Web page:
blur book stack books bookshelves

Photo by Janko Ferlic on Pexels.com

So much depends on being able to read. In fact everything depends on it, including your academic results in other subjects, and your success (not necessarily monetary)  in life. Yes, you can be successful without being a great reader but it must be harder.

You can either believe me about this or you can search the internet. The only trouble with the internet is that there is so much information, often gathered and interpreted differently, that it’s hard work putting it all together. You read one list of the top ten nations for literacy and then you read another and only a couple of the countries are duplicated. Unfortunately they tend to agree that the UK is about 17th. It’s not a disaster, but it’s not very good either.

One of the sites I read had a question from a user asking if anyone out there had read 100 books. People were generally quite polite, but they did mention that they had read 100 by the time they left school or had read fifty or even a hundred in a year. It all depends on what you call a book. I’ve probably been going through three a week during lockdown, but we’re talking about Golden Age and modern cosy crime books, so they aren’t actually hard.

I really must start a better balanced reading programme, a few more classic novels and some non-fiction. That, however, is a diversion. We’re talking about literacy, not about me squandering my life on whodunnits.

I’ve tried various ways of reading a better selection over the years, but it always degenerates into a discussion of why I hate Don Quixote. I just re-read that post, from 23 April 2016, and found the sentence “I had muesli for breakfast as I wanted something smallish in case I set my socket off.”

No, I haven’t a clue what I meant to write.

I’ve just been reading the local literacy project website, and have decided to start volunteering once lockdown ends. Really, I should have been doing it for years.

The question is whether I volunteer to help adults or children.At least, by telling you all I am making sure I can’t back out.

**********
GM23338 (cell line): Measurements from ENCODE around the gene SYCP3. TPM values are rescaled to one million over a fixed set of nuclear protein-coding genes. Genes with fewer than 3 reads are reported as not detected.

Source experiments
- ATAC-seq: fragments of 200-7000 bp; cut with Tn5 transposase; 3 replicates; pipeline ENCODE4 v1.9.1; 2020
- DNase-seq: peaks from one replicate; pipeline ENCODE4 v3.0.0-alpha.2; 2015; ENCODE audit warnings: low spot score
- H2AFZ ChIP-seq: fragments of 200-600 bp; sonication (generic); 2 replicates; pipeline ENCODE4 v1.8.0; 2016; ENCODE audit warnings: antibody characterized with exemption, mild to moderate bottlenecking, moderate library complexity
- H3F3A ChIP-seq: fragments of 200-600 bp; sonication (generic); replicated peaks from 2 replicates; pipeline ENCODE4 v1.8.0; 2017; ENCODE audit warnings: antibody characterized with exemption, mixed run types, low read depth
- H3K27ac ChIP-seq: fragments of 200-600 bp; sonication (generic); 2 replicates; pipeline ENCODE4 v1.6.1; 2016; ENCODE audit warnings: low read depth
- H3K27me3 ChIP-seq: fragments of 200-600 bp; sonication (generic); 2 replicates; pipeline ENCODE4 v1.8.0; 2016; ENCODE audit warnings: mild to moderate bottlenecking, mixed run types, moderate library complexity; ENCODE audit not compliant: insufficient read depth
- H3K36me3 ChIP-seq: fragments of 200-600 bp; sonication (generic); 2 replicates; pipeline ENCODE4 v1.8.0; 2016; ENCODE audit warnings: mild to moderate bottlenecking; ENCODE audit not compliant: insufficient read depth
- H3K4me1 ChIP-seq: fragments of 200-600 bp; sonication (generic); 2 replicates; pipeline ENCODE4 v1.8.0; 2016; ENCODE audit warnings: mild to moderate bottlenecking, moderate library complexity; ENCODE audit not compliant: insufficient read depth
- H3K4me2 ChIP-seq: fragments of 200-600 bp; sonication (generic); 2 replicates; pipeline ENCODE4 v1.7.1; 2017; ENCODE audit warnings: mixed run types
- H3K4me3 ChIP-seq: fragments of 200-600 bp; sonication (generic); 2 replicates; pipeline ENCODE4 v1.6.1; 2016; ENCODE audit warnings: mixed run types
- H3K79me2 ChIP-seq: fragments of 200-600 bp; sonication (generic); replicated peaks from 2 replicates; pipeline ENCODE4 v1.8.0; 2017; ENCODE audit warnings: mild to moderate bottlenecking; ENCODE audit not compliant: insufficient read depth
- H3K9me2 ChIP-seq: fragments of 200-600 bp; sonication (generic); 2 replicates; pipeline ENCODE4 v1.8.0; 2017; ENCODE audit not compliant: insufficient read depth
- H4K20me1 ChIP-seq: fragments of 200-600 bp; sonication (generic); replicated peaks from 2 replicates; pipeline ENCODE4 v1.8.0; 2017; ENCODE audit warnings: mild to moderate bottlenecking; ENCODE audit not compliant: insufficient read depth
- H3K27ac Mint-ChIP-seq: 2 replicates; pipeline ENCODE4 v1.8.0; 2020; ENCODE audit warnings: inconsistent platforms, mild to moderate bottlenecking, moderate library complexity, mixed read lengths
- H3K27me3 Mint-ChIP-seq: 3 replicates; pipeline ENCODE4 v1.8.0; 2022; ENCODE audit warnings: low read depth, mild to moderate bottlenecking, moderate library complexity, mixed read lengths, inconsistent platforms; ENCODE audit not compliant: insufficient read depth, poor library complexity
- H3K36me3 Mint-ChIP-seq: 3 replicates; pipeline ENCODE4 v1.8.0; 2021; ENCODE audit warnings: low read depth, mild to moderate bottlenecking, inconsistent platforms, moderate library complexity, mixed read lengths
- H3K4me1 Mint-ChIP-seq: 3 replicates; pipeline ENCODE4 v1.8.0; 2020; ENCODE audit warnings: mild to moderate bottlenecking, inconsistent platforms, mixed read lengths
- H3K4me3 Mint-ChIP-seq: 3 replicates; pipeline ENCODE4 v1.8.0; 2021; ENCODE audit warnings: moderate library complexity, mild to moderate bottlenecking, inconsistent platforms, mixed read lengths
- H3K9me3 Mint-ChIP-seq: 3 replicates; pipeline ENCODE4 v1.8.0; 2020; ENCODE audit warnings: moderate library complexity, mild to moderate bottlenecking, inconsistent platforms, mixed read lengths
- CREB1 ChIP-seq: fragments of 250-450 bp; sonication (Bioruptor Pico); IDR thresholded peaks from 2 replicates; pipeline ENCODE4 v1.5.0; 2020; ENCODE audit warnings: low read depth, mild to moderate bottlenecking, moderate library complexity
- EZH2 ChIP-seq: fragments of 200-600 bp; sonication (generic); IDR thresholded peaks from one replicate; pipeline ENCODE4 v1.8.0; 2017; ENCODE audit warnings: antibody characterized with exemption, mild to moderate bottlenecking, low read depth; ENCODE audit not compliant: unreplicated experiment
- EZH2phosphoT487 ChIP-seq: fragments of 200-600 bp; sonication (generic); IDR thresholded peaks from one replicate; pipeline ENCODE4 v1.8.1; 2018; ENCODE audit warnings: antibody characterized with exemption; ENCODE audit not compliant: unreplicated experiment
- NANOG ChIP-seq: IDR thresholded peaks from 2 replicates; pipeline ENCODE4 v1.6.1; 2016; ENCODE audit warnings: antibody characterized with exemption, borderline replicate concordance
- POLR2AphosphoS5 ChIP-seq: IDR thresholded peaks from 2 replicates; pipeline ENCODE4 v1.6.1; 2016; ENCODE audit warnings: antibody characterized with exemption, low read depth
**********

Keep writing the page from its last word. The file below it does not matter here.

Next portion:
boy in white and black school uniform reading book

Photo by cottonbro on Pexels.com

 

Awkward Friday

It’s one of those odd days today – the day between Boxing Day and the weekend. I’m not sure anybody knows what to do with it. I got up early to do things and get myself in gear before returning to work on Saturday. The things I ended up doing were watching TV, eating toast and ringing people instead of going to see them. It was just so relaxing sitting at home with food, fire and family. It just goes to show that some things never go out of fashion.

I always used to work Christmas Day when I worked with poultry, as it used to allow the family men to have time off with their families. Later, I used to work Boxing Day and New Year’s Day doing antiques fairs. It’s only in the last ten years that I’ve begun to relax and enjoy holidays at home. This may, of course, simply be a sign of age or idleness, rather than a sign of relaxing.

I have been catching up on some reading over the last few days, nothing heavy, just a few crime novels. I’m just finishing Death on the Canal, part of a series set in Amsterdam featuring a female detective so weighed down with personal baggage that you just want to scream “less is more!” at the author.

I may write a full review later, but as it stands, with a Goodreads score of 3.7, it’s good , and I’d read more if they were given to me, as this one was, but I’m not sure I’d search them out and pass money over. Well written, great sense of place but too much baggage and the plotting isn’t quite crisp enough. I’m near the end and a character from the beginning has just been introduced as part of the solution. I’m not sure I’m happy with that – it’s one step beyond a red herring. I’m also starting to think I’ve missed a hole in the plot, so I’m off for a quick look.

I’ll let you know after I’ve finished and double-checked.

Meanwhile, I’ll slip in another library photograph. It’s a canal at Stoke on Trent. It’s a very vague link to Amsterdam, but it’s the best I’ve got.

 

 

A Different Sort of Day

Had bacon sandwiches for breakfast.

Did some decluttering and deadheading.

Had an argument about the best way to declutter. I, as usual, was wrong. It seems it’s far better to move lots of stuff multiple times and pile it up dangerously rather than just doing it once in a structured and stable manner. However, my way takes thought and it would involve me making decisions instead of just doing what I’m told.

We had lunch at McDonald’s, where they were having a “Bring Your Own Idiot to Work Day” judging by the service.

After that, we managed to hunt down a charity shop with a parking space outside. They now have eight bags of books we have more carpet to hoover.

Many of the books are cookery books. You can buy some excellent cookery books from charity shops for £2 or £3. However, I rarely use them much (usually only a couple of recipes) and they then gather dust.

Today, with some wax polish and an old vest, I removed the dust and added some gloss before returning them to the charity shop system.

My X-Ray appointment today did not go as well as the last one. Instead of same day service and ten minutes from start to finish, I had to wait three days for the appointment and sit in a stuffy corridor for an hour.

You would assume they had a great array of techniques and equipment to X-Ray fingers. They are tricky things to photograph from the side as you have to avoid taking all the others at the same time. With a metal plate (which I’m sure they used to use in the old days) and some gaffer tape I could have easily rigged something up, but with me holding the unwanted fingers out of the way and one wedge of blue foam it takes a while.